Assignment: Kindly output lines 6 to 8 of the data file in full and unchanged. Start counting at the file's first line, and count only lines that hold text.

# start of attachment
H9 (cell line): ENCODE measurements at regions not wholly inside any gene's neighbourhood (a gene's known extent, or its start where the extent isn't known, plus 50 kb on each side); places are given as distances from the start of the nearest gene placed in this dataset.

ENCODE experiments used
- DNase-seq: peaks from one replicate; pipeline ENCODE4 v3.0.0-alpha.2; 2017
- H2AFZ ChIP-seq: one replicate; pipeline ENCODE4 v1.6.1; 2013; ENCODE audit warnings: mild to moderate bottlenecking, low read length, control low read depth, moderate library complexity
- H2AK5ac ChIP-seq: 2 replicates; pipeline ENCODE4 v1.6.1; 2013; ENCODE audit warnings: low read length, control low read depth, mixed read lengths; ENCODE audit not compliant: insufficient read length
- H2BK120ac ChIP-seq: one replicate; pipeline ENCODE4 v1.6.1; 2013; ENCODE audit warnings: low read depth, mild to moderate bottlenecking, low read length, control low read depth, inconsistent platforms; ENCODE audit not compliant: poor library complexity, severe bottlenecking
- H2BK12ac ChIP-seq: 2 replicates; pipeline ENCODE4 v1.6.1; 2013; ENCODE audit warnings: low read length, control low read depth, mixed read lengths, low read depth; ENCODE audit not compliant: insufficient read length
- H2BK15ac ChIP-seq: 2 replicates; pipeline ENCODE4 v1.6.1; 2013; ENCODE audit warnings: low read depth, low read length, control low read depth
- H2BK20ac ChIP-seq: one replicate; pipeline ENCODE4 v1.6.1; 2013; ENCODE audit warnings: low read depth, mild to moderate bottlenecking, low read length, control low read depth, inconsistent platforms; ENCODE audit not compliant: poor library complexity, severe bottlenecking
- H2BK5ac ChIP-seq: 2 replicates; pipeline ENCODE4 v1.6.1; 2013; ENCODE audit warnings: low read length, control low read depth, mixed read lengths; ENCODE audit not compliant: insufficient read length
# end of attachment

- H2BK120ac ChIP-seq: one replicate; pipeline ENCODE4 v1.6.1; 2013; ENCODE audit warnings: low read depth, mild to moderate bottlenecking, low read length, control low read depth, inconsistent platforms; ENCODE audit not compliant: poor library complexity, severe bottlenecking
- H2BK12ac ChIP-seq: 2 replicates; pipeline ENCODE4 v1.6.1; 2013; ENCODE audit warnings: low read length, control low read depth, mixed read lengths, low read depth; ENCODE audit not compliant: insufficient read length
- H2BK15ac ChIP-seq: 2 replicates; pipeline ENCODE4 v1.6.1; 2013; ENCODE audit warnings: low read depth, low read length, control low read depth